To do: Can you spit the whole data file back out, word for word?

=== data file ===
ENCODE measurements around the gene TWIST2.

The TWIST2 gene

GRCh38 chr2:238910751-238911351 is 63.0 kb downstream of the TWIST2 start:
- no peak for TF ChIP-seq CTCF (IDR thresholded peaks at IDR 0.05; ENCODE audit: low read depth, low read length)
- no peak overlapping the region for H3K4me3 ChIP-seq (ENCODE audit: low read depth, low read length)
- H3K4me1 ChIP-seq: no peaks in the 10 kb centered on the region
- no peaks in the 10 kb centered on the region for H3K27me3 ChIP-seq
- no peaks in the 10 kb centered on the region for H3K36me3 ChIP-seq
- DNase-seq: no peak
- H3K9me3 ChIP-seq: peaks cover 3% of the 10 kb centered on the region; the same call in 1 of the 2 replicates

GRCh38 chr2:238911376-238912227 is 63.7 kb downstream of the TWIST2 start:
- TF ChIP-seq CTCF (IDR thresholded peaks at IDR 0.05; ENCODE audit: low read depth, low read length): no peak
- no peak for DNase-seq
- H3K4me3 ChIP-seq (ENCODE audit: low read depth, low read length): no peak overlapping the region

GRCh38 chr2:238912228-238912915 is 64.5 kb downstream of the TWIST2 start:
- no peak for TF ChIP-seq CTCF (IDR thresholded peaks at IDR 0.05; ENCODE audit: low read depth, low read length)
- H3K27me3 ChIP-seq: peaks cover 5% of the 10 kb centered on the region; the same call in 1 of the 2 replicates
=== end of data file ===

ENCODE measurements around the gene TWIST2.

The TWIST2 gene

GRCh38 chr2:238910751-238911351 is 63.0 kb downstream of the TWIST2 start:
- no peak for TF ChIP-seq CTCF (IDR thresholded peaks at IDR 0.05; ENCODE audit: low read depth, low read length)
- no peak overlapping the region for H3K4me3 ChIP-seq (ENCODE audit: low read depth, low read length)
- H3K4me1 ChIP-seq: no peaks in the 10 kb centered on the region
- no peaks in the 10 kb centered on the region for H3K27me3 ChIP-seq
- no peaks in the 10 kb centered on the region for H3K36me3 ChIP-seq
- DNase-seq: no peak
- H3K9me3 ChIP-seq: peaks cover 3% of the 10 kb centered on the region; the same call in 1 of the 2 replicates

GRCh38 chr2:238911376-238912227 is 63.7 kb downstream of the TWIST2 start:
- TF ChIP-seq CTCF (IDR thresholded peaks at IDR 0.05; ENCODE audit: low read depth, low read length): no peak
- no peak for DNase-seq
- H3K4me3 ChIP-seq (ENCODE audit: low read depth, low read length): no peak overlapping the region

GRCh38 chr2:238912228-238912915 is 64.5 kb downstream of the TWIST2 start:
- no peak for TF ChIP-seq CTCF (IDR thresholded peaks at IDR 0.05; ENCODE audit: low read depth, low read length)
- H3K27me3 ChIP-seq: peaks cover 5% of the 10 kb centered on the region; the same call in 1 of the 2 replicates